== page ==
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Hartlep explores whiteness in academia with new book

image of Nicholas Hartlep

Nicholas Hartlep

For Assistant Professor of Educational Administration and Foundations Nicholas Hartlep, there is a fog that covers not only academia, but all of the nation. It is not based on the socially contrived notions of race or gender, but this fog—known as “whiteness”—seeps into every element of our lives.

Hartlep is the co-editor of the new book Unhooking from Whiteness: Resisting the Esprit de Corps. The book is the second in a series of collected scholarly essays under the title Unhooking Whiteness edited by Hartlep and Cleveland Hayes of the University of La Verne. The 2013 book, Unhooking from Whiteness: The Key to Dismantling Racism in the United States, called on scholars to understand and “unhook” from the traditional models of hierarchy in higher education. The new book delves into the consequences of faculty who do unhook from the social conformity of academia and reject joining a silent esprit de corps.

Until people have enough courage to walk away from a broken society, it will remain broken. – Nicholas Hartlep

“When we talk about ‘unhooking,’ we talk about disrupting the dampening influence of whiteness in society, especially within an academic or higher education context,” said Hartlep.

He noted “whiteness” is a term used to discuss the prevalent idea that white is “normal” in the United States, and non-white connotes “something other than the norm.” The term whiteness is supplanting “white privilege” as a means to explain inherent biases that permeate society and surface with disparities in treatment and expectation in all areas of life—from education and employment to housing and criminal justice.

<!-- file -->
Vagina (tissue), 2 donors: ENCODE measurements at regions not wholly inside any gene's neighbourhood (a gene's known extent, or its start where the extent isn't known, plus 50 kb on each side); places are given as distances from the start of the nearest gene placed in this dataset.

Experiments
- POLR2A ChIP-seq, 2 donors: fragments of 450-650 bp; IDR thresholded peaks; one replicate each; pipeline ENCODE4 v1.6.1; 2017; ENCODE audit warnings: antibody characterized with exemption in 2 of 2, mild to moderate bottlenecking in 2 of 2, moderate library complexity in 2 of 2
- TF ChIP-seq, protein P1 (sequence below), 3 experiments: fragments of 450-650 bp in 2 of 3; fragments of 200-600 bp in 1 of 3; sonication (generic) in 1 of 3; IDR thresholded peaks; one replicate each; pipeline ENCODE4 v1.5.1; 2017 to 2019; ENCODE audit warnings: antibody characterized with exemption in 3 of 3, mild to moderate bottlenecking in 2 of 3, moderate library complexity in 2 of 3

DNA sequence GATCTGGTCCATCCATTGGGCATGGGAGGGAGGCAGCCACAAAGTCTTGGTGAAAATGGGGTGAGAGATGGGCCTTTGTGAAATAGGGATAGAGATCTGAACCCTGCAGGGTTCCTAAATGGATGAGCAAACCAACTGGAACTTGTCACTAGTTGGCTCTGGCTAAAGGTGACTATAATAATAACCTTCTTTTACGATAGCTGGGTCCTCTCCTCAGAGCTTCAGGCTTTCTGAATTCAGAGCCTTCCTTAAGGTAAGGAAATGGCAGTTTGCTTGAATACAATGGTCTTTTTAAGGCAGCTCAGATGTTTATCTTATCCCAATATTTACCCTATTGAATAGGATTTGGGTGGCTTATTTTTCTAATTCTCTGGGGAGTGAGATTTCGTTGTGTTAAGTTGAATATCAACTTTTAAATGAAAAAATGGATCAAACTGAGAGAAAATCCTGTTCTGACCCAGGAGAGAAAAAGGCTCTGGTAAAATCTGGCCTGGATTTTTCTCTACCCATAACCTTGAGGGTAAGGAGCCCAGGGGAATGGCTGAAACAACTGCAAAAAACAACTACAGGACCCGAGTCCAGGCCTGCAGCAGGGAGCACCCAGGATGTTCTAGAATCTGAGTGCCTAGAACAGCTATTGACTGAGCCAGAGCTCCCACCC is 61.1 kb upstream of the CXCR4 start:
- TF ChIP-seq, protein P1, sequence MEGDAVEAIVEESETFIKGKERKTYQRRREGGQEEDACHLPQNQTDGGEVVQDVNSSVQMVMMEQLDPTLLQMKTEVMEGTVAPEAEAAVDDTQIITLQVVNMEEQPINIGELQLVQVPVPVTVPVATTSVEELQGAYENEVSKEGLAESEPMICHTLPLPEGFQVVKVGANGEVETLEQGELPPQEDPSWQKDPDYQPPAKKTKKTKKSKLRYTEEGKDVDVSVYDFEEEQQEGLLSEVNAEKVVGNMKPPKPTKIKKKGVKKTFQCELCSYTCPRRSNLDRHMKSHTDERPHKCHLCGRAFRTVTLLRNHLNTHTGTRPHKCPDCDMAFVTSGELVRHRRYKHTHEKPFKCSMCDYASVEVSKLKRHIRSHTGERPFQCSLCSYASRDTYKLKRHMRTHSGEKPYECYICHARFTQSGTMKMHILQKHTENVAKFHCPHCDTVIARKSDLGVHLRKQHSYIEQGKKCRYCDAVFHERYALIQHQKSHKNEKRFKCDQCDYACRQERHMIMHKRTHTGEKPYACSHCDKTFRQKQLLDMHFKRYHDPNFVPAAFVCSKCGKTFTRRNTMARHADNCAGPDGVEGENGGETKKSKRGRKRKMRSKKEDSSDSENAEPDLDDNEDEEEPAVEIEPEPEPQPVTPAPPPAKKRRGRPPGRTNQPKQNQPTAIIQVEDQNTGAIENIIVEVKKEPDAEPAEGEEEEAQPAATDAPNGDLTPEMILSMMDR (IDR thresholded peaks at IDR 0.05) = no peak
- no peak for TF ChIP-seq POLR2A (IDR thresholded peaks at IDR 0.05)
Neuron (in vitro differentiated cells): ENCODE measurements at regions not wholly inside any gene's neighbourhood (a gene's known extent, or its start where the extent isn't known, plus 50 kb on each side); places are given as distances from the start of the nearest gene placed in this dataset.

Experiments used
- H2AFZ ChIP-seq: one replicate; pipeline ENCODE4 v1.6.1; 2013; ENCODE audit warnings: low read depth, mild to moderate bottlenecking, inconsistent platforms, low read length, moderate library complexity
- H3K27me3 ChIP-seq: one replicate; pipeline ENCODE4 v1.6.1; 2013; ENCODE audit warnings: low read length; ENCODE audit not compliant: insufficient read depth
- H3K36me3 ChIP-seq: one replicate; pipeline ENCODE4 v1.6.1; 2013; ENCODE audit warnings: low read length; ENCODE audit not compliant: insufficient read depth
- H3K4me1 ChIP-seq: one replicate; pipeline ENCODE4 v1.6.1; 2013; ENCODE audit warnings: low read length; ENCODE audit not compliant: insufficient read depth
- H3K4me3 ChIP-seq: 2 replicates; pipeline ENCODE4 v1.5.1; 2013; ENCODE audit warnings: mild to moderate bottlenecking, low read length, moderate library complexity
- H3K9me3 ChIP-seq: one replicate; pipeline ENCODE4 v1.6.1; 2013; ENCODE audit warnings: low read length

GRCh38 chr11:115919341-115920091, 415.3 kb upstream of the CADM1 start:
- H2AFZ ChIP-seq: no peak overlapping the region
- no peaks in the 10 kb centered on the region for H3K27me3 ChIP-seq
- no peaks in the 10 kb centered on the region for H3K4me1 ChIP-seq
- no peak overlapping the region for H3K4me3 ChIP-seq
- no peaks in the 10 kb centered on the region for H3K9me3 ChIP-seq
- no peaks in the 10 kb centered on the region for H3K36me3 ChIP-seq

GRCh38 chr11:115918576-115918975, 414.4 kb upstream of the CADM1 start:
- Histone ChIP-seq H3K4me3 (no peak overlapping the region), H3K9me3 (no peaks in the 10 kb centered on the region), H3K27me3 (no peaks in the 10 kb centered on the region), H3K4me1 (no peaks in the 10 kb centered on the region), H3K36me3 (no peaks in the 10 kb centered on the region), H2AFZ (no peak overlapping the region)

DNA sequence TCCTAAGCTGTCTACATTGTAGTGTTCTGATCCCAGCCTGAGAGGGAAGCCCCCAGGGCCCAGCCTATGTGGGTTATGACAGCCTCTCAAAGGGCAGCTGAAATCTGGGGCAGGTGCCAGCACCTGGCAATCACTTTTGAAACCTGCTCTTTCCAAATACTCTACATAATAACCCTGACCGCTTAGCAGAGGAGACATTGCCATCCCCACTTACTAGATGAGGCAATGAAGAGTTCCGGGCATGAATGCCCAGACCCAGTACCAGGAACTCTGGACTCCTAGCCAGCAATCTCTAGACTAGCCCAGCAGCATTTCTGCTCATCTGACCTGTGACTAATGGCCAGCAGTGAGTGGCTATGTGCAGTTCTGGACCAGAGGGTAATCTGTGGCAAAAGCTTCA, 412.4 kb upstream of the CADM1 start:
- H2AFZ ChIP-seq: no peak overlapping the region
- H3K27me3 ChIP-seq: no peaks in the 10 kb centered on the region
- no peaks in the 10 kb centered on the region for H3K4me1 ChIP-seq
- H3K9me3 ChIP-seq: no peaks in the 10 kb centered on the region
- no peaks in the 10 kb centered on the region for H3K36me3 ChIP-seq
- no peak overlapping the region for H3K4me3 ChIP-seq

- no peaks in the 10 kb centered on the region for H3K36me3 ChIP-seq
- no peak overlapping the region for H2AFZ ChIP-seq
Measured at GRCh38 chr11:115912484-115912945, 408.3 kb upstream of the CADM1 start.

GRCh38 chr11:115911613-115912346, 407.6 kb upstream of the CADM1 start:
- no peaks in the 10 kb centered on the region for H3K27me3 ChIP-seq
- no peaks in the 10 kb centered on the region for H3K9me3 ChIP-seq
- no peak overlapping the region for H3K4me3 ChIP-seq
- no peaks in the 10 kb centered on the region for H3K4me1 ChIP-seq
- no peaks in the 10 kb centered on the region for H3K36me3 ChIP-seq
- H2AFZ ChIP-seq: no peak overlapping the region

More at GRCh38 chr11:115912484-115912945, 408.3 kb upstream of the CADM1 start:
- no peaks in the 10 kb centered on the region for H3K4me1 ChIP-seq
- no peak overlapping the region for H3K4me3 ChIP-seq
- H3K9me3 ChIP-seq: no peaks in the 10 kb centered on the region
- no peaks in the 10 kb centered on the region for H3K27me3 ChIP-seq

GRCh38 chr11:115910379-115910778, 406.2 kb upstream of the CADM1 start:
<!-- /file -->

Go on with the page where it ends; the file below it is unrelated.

cover of Unhooking from Whiteness: Resisting the Esprit de Corps

Unhooking from Whiteness: Resisting the Esprit de Corps is the second in a series of books co-edited by Nicholas Hartlep.

“The term ‘white privilege’ brought in baggage of class or wealth, especially with low-income white people, who did not see benefits of whiteness being the norm for them,” said Hartlep, adding that whiteness goes beyond economics. “This is about all societal metrics geared toward one group holding the supremacy. In fact, some scholars do use the term ‘white supremacy’ to describe this phenomenon.”

Many of the same anti-racist scholars returned for the second book, which examines the consequences for those who do “unhook.” Chapters in Esprit de Corps include “Unhooking from Whiteness and the Assault that Follows: Lynching in the Academy,” “Just Do What We Tell You: White Rules for Well-Behaved Minorities,” and Hartlep’s own “The Paranoid Professor: Invisible Scars from Unhooking from Whiteness and Their Impact on Teaching.”

Both books utilize auto-ethnographic chapters—based on personal accounts—from faculty of color. The auto-ethnographic approach to the chapters does more than weave personal narratives into the latest anti-racial research. One contributor to both Unhooking from Whiteness books, Rosa Mazurett-Boyle, is a K-12 teacher in the fourth-poorest school district in the nation, Rochester, New York. “Rosa not only talked about how cathartic it was to write the chapters talking about her research, but also to share the work with her students, who are also predominantly Latinx [a gender-neutral term for Latina and Latino],” said Hartlep. Mazurett-Boyle’s students asked often when the latest book would be published. “It was exciting for the students to see a success story when so much in whiteness tells them they will not be successful.”

Hartlep hopes both books spark discussion by all scholars about whiteness and its toll on the higher education system. “Until people have enough courage to walk away from a broken society, it will remain broken,” he said. “Maybe the book will change nothing, but once a truth is out there, it remains there for all to see and hear.”

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